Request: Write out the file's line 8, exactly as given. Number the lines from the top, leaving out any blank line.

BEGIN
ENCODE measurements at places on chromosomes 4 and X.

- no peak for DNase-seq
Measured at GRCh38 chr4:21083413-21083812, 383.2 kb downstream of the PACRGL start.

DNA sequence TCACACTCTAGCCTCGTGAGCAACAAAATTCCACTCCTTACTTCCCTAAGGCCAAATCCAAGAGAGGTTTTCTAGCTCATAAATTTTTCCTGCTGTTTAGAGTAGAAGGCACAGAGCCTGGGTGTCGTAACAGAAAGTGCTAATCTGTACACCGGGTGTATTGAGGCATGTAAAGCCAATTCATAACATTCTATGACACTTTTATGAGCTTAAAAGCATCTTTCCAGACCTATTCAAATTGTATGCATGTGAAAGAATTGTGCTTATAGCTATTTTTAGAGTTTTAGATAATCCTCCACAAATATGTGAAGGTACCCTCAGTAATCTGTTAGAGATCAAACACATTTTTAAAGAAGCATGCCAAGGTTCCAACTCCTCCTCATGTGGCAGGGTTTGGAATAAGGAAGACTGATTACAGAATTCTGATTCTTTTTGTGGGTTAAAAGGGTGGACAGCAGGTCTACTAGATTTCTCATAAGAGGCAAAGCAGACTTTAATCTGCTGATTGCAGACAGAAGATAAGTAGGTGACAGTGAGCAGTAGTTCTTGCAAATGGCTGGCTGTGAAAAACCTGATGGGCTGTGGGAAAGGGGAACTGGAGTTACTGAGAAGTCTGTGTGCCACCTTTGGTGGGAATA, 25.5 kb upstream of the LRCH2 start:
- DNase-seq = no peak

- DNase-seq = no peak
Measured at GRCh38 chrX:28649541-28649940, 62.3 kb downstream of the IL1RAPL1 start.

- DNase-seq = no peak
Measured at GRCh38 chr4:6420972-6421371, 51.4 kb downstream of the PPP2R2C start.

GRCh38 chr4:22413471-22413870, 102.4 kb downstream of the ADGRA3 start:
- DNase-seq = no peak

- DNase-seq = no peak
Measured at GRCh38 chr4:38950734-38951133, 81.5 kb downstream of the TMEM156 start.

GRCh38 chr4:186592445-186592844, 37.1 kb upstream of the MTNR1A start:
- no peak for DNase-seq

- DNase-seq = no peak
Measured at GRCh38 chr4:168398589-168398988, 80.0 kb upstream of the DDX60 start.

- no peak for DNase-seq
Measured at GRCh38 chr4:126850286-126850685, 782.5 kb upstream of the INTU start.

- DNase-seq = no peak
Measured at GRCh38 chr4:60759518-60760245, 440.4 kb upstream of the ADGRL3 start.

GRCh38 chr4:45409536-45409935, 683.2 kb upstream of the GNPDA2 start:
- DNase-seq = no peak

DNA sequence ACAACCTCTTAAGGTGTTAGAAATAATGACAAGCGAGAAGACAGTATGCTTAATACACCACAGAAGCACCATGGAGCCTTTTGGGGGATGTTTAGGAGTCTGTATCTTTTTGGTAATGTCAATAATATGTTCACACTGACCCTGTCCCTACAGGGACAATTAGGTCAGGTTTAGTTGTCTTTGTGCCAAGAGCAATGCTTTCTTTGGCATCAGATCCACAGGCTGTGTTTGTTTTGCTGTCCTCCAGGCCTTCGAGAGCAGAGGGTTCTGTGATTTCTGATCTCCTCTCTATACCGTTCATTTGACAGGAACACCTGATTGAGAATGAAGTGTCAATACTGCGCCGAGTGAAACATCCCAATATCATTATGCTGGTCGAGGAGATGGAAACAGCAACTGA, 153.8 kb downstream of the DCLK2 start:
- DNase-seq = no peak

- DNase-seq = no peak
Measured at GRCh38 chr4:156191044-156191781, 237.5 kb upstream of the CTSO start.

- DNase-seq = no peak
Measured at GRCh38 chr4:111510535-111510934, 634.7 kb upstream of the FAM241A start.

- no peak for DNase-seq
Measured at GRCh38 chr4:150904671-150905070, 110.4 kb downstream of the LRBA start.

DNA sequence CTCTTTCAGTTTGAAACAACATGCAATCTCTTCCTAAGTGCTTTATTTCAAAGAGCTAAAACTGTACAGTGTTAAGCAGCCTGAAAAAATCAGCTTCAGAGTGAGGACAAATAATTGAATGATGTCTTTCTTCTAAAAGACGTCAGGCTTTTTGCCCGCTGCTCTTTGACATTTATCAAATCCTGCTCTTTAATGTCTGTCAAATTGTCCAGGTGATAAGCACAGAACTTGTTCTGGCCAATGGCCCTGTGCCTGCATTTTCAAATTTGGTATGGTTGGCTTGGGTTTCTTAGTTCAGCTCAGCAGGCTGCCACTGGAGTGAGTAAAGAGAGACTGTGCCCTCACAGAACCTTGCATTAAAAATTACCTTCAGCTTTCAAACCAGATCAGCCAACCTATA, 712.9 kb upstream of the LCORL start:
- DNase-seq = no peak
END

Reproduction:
- DNase-seq = no peak